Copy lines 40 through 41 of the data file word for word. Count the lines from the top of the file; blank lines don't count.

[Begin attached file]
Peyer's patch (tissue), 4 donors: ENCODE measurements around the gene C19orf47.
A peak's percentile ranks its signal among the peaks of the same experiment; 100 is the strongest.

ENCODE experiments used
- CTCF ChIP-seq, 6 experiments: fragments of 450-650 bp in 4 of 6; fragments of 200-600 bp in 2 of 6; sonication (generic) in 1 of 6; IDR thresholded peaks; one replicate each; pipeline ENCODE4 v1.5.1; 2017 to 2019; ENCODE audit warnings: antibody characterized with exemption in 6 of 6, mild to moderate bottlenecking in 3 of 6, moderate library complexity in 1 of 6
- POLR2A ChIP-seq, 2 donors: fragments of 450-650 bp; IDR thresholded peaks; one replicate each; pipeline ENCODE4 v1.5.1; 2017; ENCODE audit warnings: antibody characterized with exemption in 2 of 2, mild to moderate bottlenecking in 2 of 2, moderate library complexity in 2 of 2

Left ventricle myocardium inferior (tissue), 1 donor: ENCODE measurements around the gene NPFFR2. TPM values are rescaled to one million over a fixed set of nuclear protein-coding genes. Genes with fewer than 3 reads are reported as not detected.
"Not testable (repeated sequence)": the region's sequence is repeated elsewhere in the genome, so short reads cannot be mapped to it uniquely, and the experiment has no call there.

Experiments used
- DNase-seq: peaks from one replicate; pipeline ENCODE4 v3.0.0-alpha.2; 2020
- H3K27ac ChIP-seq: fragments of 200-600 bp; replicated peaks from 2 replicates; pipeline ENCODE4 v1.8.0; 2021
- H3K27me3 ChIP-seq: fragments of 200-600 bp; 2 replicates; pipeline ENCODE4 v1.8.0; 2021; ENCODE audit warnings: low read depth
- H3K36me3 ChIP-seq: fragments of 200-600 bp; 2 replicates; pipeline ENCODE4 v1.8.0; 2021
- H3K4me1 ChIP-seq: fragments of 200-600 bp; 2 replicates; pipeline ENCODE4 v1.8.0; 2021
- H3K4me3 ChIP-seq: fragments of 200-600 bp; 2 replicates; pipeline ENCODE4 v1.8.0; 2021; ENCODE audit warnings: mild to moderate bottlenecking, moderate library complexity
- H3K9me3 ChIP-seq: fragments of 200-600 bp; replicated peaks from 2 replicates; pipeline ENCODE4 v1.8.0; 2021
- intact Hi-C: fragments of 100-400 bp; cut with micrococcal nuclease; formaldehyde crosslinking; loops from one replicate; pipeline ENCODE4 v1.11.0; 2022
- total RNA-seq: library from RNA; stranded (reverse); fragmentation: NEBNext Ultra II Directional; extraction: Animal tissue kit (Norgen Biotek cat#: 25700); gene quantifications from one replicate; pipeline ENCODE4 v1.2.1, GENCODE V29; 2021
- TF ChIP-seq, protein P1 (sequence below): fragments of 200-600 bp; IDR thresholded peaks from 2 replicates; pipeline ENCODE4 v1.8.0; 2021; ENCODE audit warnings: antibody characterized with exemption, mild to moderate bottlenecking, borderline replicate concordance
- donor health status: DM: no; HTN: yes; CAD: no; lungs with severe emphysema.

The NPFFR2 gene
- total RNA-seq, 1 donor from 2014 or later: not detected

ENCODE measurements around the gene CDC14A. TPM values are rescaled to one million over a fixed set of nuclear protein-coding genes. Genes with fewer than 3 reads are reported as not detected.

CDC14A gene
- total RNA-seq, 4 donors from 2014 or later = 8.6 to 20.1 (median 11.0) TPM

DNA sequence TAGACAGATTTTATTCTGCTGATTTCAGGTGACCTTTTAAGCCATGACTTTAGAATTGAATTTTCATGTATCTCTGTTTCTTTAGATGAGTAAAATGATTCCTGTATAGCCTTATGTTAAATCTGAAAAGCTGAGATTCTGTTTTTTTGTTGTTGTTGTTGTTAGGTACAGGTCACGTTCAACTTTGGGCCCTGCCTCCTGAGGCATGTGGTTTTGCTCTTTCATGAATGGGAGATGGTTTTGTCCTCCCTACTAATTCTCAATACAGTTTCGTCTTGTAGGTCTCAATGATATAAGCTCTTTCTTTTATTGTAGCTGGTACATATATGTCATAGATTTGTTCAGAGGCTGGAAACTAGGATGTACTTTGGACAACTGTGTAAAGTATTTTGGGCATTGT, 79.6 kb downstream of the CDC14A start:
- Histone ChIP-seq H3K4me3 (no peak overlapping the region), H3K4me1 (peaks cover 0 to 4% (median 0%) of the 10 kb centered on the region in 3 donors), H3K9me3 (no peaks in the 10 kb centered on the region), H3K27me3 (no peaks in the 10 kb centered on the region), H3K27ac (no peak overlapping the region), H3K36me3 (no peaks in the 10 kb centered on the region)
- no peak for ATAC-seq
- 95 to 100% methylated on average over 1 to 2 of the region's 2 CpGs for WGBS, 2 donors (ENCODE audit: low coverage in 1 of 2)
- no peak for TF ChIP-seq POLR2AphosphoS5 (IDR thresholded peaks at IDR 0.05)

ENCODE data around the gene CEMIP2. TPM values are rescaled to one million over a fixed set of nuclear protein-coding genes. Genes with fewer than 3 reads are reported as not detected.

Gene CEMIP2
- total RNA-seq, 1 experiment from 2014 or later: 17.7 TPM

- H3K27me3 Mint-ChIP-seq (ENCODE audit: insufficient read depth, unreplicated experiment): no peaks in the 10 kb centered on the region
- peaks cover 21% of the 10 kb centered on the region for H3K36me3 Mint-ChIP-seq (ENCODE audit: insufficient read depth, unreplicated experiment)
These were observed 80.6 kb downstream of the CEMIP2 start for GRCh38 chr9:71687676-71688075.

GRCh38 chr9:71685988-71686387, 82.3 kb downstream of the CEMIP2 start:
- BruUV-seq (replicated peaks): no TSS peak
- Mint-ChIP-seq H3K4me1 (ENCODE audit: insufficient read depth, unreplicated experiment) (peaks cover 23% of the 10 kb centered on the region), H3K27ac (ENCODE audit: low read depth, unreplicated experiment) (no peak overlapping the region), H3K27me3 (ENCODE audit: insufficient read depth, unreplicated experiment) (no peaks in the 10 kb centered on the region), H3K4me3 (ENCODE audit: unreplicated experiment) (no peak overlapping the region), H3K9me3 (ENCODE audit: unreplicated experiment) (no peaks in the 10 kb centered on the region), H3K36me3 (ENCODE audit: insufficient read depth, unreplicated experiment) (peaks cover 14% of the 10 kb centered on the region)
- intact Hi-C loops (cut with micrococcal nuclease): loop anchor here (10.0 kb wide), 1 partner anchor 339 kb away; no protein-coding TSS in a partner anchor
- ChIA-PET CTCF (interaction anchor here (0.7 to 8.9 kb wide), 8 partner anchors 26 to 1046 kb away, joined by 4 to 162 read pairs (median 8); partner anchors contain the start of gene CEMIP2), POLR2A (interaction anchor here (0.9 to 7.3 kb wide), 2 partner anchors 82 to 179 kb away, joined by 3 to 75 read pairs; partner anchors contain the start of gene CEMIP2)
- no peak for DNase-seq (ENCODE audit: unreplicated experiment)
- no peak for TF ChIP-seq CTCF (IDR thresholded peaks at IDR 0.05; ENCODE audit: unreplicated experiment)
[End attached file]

- ChIA-PET CTCF (interaction anchor here (0.7 to 8.9 kb wide), 8 partner anchors 26 to 1046 kb away, joined by 4 to 162 read pairs (median 8); partner anchors contain the start of gene CEMIP2), POLR2A (interaction anchor here (0.9 to 7.3 kb wide), 2 partner anchors 82 to 179 kb away, joined by 3 to 75 read pairs; partner anchors contain the start of gene CEMIP2)
- no peak for DNase-seq (ENCODE audit: unreplicated experiment)